Don’t take a sickie, especially if you are going to the Games – you could be spotted on TV whooping in the crowd when you should be at your desk. “Unless there is a genuine sickness, lying to your boss could amount to gross misconduct,” says Landau. “For one day’s illness, your boss could never prove that you were in fact well enough to come to work, but the risk remains.”
If you are genuinely ill at a time when a hotly-anticipated Olympic event is taking place, make sure you get a note from your doctor as proof, as it could help head off any disciplinary action. “But don’t do anything to suggest you are anything but ill,” adds Tahamtani. “For example, do not post careless and inappropriate comments on social media sites.”
The benign boss
Happily, many employers will be allowing people to work from home or work flexibly. Melody King, a product manager for healthcare software company Ascensus, says her employer is giving staff a lot of freedom, and is shifting meeting times to ensure everyone can attend the Games – useful as she commutes from near Bedford.
“Our office is moving to Waterloo within the next month and Olympic delays are expected,” she says. “I’m allowed to work from home and on the days when I will be in the office, our regular team meeting has been shifted from early morning to the middle of the day to avoid the commuter rush. I’m really pleased I can get in to attend the meetings without being stuck on a train for hours.
“I have an encrypted laptop and connect to the office network using a VPN and we’re using technology in other ways, including conference calling and Skype.”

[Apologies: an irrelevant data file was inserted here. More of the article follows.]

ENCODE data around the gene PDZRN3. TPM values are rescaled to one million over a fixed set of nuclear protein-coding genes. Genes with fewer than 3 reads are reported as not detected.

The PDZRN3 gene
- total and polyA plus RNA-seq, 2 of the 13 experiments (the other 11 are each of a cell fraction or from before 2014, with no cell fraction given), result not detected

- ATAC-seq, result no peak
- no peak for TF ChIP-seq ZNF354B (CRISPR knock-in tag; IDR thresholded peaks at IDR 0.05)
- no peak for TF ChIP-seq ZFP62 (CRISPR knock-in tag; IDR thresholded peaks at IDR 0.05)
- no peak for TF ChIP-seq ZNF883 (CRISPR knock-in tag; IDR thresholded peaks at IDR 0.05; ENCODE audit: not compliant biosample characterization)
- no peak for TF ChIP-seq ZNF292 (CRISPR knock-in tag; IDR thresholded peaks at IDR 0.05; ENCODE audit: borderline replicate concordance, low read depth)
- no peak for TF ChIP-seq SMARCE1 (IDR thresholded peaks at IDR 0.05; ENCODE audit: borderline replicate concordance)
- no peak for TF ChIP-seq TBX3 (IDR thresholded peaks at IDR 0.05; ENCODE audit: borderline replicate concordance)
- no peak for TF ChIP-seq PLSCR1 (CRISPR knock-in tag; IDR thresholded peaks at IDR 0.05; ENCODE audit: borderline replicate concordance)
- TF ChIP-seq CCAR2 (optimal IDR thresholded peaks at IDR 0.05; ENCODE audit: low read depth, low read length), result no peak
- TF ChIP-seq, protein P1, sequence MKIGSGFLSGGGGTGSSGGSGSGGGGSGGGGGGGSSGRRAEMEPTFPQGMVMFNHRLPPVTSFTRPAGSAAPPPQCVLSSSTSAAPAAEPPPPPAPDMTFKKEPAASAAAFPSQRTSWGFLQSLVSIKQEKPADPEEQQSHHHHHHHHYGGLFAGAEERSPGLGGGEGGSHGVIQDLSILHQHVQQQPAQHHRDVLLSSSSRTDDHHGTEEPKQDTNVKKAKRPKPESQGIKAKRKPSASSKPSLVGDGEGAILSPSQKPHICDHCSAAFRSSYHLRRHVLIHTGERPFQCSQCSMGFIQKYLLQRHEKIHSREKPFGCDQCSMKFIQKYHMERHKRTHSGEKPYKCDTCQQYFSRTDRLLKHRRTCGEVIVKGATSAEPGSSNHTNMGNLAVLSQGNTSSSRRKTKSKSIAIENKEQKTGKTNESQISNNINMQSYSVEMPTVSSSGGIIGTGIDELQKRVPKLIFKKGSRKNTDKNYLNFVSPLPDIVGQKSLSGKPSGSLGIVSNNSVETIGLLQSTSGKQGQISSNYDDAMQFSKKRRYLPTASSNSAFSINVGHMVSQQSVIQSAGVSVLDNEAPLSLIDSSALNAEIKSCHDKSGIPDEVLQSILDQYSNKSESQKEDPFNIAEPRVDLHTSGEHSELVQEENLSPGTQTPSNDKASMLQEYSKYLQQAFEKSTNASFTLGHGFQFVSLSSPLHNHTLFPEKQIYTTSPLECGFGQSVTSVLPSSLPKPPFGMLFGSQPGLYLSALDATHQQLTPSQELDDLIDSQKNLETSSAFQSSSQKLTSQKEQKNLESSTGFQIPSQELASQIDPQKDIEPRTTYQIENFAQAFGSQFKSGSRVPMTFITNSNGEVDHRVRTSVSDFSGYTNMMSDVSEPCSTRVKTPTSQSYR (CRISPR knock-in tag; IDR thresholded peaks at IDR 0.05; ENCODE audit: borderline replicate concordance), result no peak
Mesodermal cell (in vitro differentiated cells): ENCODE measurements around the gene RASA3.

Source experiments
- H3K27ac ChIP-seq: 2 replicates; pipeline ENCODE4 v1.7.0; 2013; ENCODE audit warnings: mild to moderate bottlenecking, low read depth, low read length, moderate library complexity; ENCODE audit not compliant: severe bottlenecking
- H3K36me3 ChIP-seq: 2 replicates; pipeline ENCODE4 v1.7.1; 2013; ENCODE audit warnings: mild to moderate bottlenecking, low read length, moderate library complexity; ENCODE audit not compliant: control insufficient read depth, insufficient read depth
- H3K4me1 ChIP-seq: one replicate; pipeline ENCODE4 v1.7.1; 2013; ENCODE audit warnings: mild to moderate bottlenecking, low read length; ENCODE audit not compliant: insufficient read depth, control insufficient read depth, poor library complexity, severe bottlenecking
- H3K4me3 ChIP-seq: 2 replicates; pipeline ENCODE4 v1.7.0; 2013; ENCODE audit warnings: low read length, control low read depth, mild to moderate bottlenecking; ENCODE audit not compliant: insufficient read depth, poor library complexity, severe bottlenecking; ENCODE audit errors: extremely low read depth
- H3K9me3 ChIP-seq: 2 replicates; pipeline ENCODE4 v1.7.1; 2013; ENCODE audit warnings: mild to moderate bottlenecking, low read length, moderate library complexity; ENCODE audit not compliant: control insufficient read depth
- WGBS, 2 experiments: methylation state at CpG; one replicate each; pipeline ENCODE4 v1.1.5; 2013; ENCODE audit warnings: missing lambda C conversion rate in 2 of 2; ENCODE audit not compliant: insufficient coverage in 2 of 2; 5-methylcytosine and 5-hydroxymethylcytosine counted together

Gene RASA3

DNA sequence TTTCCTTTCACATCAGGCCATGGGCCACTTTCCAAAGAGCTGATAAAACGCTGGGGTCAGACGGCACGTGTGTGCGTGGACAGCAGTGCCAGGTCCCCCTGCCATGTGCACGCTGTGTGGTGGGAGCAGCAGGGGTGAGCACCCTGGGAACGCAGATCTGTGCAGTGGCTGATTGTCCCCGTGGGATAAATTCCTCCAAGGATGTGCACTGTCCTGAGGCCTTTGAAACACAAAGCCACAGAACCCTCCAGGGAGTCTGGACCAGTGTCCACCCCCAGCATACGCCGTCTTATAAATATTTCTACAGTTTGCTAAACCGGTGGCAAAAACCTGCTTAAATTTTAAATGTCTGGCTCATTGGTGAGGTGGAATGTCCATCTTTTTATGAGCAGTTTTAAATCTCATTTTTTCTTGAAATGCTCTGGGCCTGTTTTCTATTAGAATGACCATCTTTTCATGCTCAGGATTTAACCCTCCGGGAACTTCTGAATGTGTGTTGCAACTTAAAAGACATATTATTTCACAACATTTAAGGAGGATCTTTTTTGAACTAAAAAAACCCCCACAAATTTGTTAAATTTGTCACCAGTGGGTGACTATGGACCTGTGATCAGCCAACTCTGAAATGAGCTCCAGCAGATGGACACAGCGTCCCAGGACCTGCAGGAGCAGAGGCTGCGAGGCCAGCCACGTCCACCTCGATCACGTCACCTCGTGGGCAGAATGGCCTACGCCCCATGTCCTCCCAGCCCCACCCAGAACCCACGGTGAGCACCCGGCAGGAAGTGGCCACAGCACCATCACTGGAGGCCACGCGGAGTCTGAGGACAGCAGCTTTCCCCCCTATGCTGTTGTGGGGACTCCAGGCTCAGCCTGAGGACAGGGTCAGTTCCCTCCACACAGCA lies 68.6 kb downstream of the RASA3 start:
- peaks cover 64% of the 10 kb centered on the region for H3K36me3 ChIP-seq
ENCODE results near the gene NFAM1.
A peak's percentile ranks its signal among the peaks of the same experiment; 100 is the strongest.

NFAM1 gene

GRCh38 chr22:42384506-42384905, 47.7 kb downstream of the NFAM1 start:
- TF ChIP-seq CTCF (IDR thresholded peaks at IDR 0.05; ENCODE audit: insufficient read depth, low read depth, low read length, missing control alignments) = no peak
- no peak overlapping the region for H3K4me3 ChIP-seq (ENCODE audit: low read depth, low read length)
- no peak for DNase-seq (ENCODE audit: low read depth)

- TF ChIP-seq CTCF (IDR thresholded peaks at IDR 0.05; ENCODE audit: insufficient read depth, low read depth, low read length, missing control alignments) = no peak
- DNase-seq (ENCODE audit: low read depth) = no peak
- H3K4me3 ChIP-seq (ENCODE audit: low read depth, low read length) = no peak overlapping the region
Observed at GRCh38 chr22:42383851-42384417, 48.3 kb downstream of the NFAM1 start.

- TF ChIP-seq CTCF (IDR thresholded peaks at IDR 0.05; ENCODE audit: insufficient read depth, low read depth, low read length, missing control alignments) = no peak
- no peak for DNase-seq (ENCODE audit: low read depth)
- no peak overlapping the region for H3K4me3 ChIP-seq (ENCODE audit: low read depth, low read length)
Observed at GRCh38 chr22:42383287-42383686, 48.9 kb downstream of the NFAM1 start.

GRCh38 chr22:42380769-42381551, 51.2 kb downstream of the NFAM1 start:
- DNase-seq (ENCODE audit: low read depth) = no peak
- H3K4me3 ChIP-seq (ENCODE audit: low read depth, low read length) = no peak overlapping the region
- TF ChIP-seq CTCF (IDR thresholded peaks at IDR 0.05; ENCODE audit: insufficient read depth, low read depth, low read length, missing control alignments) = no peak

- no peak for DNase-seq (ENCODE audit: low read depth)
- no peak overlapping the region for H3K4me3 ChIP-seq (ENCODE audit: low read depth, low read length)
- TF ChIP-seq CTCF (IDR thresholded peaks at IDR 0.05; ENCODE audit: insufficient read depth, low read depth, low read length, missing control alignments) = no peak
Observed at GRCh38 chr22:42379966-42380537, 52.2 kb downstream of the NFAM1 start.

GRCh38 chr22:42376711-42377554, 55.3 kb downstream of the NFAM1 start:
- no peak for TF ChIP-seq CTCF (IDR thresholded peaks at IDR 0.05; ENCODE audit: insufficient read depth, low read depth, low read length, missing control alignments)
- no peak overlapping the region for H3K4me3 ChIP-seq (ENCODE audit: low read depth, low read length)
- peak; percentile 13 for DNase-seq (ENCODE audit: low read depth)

Stephen Read, managing director of recruitment specialist SHL, said an Olympic cycle route will be going right past his head office in Thames Ditton, so he is allowing staff to work flexibly. “We have a business continuity plan in place, so we’ve planned for the Olympics with practice sessions and drills. Everyone is equipped with laptops, internet connectivity and Skype, so we can ensure a continued good service to customers.
“For us it’s also about encouraging staff to enjoy the Games. We’re allowing volunteers to take time off and are installing widescreen TVs for staff to watch the events. We don’t want to risk unwanted employee absenteeism.”
The good news is that while workers are contractually obliged to work their hours and it is their responsibility to ensure they arrive at work on time, employers do not have the right to change their staff’s contractual hours.
Niki Walker, partner in the employment team at international law firm Taylor Wessing says employees might instead be offered a compressed week, changing their core hours, or staggered start and finish times. And before you lodge a complaint because your colleagues in the London office are allowed to work from home and you’re not, there is nothing in the law to state that temporary measures granted to workers in one office should be rolled out nationwide.